JoAnn Allen Boyce was one of 12 African American students who desegregated Clinton High School in eastern Tennessee in 1956. She is also the coauthor along with Debbie Levy of “This Promise of Change: One Girl’s Story in the Fight for School Equality” (Bloomsbury 2019).
The landmark Supreme Court case Brown vs. Board of Education (1954) ordered the desegregation of schools.
Clinton was one of the earlier southern schools to test the case when 12 courageous teenagers decided they wanted the education that the until-then all-White Clinton High School could provide.
Plenty of White students threaten the Black students, but some are friendly.
And JoAnn is immediately popular and even gets elected president of her class.
Black and White people seemed to have gotten along fine in Clinton, until White townspeople experience their teen children in school together.
Teens in close proximity might like each other; the potential of mixed marriages or mixed “breeding” instills terror in the White population, and the town’s true colors emerge.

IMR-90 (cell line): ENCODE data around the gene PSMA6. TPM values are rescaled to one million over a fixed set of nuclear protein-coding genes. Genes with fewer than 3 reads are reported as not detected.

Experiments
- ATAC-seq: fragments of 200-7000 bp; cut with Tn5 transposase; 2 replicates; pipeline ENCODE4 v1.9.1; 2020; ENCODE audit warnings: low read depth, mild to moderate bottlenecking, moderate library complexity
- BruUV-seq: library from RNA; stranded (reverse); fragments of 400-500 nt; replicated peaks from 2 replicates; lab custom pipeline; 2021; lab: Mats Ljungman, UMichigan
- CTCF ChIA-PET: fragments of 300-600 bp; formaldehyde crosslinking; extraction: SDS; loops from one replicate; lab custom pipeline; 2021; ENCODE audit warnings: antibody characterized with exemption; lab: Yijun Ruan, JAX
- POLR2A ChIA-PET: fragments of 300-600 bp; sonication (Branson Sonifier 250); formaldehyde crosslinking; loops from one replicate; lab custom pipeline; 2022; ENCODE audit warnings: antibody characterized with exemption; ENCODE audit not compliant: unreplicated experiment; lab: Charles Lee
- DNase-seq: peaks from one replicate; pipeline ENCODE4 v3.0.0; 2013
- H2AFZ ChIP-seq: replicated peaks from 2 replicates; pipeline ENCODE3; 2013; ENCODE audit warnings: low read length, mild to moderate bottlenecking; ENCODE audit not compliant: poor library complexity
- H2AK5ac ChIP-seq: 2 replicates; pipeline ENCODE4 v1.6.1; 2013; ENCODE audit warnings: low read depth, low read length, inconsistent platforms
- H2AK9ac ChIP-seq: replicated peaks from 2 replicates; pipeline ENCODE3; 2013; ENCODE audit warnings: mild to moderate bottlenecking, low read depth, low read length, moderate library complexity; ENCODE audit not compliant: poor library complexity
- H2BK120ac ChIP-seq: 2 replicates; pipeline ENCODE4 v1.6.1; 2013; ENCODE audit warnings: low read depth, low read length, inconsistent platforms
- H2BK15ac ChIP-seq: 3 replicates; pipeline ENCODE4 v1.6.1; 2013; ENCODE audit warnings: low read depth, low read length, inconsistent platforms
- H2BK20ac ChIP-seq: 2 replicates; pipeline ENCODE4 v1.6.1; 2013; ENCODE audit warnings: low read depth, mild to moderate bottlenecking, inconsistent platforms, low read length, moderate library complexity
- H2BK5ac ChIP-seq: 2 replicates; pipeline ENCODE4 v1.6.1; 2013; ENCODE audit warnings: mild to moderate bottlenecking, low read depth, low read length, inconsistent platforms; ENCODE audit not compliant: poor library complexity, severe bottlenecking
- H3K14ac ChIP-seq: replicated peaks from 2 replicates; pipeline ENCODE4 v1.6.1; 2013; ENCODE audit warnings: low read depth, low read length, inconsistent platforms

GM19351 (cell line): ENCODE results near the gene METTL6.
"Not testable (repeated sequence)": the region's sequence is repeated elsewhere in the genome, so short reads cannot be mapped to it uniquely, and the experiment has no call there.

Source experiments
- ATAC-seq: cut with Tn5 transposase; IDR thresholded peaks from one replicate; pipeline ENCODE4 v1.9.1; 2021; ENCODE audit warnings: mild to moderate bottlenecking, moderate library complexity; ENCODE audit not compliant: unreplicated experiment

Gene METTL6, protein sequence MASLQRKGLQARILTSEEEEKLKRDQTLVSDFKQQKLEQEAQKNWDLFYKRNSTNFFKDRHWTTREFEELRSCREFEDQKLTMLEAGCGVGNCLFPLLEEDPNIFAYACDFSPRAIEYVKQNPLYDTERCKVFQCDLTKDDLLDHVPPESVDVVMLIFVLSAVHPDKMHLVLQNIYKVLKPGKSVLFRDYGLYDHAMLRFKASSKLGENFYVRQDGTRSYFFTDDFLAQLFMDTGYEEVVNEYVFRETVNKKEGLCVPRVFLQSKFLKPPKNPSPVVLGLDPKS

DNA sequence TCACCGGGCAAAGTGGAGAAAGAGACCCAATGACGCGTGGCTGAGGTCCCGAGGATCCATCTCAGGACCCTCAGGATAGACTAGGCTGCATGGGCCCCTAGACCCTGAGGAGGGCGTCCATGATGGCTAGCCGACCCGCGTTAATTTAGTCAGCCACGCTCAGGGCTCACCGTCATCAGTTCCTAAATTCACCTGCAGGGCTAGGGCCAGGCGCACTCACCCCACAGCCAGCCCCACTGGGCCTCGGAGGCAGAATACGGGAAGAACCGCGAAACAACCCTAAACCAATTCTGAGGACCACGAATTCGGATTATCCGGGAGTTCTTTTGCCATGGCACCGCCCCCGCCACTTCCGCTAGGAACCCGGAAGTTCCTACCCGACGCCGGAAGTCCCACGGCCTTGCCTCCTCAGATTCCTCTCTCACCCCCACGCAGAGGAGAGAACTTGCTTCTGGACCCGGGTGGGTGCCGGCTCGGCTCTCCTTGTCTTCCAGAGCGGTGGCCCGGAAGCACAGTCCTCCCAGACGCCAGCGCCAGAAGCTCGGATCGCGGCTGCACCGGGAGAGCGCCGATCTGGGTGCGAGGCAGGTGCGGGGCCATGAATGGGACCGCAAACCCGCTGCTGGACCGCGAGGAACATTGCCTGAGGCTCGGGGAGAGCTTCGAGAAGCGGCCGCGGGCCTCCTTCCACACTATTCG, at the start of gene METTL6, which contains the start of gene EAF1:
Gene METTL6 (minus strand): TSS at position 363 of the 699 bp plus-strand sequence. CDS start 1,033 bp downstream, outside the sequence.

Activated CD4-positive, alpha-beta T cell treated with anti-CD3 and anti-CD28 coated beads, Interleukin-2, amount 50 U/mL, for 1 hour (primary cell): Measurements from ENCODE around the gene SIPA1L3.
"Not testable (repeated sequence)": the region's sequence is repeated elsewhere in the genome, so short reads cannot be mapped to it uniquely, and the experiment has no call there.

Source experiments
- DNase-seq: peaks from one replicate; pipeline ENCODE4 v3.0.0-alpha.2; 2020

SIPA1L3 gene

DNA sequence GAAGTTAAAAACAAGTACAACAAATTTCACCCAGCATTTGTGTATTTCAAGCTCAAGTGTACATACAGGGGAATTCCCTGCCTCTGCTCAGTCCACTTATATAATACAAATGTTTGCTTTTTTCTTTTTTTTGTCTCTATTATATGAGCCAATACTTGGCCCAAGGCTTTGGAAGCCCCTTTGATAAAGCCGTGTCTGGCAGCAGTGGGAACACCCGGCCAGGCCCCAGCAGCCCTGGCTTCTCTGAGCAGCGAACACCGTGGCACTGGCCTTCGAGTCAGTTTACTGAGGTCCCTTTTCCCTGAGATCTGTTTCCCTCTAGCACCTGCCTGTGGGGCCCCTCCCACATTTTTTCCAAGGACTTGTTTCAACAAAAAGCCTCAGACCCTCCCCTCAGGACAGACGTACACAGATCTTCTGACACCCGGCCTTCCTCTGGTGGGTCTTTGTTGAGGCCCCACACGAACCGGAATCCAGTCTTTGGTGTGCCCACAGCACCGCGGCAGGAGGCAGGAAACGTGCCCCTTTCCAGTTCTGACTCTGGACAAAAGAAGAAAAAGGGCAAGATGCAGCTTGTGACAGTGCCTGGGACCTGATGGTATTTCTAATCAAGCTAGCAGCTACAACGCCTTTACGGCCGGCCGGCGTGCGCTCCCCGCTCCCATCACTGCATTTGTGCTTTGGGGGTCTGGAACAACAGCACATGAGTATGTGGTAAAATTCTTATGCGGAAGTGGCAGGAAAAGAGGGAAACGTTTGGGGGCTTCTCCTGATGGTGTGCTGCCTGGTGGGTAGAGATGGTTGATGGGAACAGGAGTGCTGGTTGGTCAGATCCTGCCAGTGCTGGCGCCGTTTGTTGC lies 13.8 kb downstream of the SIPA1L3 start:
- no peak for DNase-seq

In JoAnn’s neighborhood, one family used to borrow a cup of sugar and return with a cake in exchange. Not anymore.
Allen and Levy met via a Facebook connection. They communicated by email and phone from southern California (Allen) to New York (Levy).
Allen would tell Levy stories; Debbie would take copious notes, and, due to JoAnn’s articulate nature, sometimes those stories could be written almost verbatim at times.
Here’s a story: “Negroes are not banned from stores, but at the grocery store downtown, if a white person is in the bread aisle, we wait. We do not enter that aisle while the white person is contemplating backed goods … it applies to milk and scouring powder too … These are the rules. We follow them and they keep us safe. We don’t like them.”
JoAnn Allen’s “own voice” informed this book in a way that Levy, who is White, could not have done on her own, just as Levy as a professional, talented writer could bring out JoAnn’s story in a manner that benefited them both.
I learned a detail about going to segregated movies. You may buy popcorn, but you leave and enter the separate door that leads to the “buzzard’s roost.” There was much to know to “keep safe.” Another way to say, “stay in your place” with Jim Crow laws.
JoAnn played a pivotal role in the 1956 Clinton High school year, visiting Washington, D.C., to describe their endangered lives in Clinton.
Clinton High School desegregated before the “Little Rock Nine” teens integrated Central High School in 1957 and Ruby Bridges in New Orleans desegregated William Frantz Elementary in 1960.
Why do we know so little about Clinton? Probably because there were no iconic photographs as there were in the other situations. This is a riveting and important book.